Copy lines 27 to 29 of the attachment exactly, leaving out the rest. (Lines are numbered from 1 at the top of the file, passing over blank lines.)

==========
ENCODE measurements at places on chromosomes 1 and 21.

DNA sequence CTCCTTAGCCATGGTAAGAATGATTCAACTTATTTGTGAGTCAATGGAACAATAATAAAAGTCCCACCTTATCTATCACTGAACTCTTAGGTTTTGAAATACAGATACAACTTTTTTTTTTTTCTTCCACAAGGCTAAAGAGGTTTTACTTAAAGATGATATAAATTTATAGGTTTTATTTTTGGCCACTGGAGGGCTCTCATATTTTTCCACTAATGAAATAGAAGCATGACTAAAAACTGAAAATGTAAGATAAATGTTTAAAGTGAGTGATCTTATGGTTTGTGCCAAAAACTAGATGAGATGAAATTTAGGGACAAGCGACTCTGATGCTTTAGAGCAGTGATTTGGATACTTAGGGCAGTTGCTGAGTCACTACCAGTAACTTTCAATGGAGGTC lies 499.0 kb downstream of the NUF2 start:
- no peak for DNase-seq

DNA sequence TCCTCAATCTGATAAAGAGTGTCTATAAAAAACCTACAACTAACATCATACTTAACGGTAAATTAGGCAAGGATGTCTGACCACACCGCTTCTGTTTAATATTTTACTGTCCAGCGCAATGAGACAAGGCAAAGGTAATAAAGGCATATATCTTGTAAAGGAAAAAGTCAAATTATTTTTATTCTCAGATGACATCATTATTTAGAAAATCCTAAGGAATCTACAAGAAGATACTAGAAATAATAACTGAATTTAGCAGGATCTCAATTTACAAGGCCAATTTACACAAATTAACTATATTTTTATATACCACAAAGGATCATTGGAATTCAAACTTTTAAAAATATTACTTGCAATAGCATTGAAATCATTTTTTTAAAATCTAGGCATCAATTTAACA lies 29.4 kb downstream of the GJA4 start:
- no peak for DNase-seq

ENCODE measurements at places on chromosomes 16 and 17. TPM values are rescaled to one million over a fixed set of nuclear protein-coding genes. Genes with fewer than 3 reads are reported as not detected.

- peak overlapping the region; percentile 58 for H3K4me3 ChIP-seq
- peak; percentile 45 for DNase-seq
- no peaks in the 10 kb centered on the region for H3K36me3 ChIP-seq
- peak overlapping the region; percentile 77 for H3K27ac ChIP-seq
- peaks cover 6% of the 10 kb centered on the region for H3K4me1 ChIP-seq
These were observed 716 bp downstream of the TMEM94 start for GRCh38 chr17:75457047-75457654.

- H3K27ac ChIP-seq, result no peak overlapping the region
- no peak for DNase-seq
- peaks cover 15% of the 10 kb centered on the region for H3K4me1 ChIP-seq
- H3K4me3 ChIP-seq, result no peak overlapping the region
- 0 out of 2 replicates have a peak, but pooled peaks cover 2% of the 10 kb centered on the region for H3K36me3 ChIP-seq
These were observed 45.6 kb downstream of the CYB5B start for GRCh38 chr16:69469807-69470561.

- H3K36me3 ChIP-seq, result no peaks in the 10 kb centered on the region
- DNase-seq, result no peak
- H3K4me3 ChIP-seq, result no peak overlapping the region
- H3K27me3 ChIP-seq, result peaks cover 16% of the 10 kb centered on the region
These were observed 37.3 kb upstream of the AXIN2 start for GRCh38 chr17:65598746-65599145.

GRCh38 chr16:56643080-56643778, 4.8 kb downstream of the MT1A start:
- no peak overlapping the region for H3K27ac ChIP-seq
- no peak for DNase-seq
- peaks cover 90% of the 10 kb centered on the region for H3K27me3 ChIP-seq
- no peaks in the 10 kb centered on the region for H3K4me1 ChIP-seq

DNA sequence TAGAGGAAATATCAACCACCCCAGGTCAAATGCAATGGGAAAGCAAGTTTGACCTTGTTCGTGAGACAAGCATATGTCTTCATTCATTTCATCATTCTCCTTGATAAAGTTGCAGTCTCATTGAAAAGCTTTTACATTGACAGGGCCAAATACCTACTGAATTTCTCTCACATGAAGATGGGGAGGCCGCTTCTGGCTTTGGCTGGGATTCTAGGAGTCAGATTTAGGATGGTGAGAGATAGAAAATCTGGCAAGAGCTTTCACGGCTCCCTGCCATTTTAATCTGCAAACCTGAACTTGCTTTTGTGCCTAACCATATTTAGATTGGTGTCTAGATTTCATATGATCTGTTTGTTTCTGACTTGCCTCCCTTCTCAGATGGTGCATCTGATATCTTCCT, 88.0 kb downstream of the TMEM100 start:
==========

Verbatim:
- peaks cover 90% of the 10 kb centered on the region for H3K27me3 ChIP-seq
- no peaks in the 10 kb centered on the region for H3K4me1 ChIP-seq

DNA sequence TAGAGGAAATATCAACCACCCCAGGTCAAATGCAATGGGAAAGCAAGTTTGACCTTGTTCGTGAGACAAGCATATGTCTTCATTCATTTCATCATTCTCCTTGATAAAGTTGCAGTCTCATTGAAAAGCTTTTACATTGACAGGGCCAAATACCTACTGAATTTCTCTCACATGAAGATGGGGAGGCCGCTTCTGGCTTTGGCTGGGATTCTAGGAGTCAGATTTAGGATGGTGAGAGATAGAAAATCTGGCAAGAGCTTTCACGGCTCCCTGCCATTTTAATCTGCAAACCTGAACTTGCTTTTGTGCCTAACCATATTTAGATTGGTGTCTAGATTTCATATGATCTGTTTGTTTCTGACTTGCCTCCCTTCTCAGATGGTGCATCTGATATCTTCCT, 88.0 kb downstream of the TMEM100 start: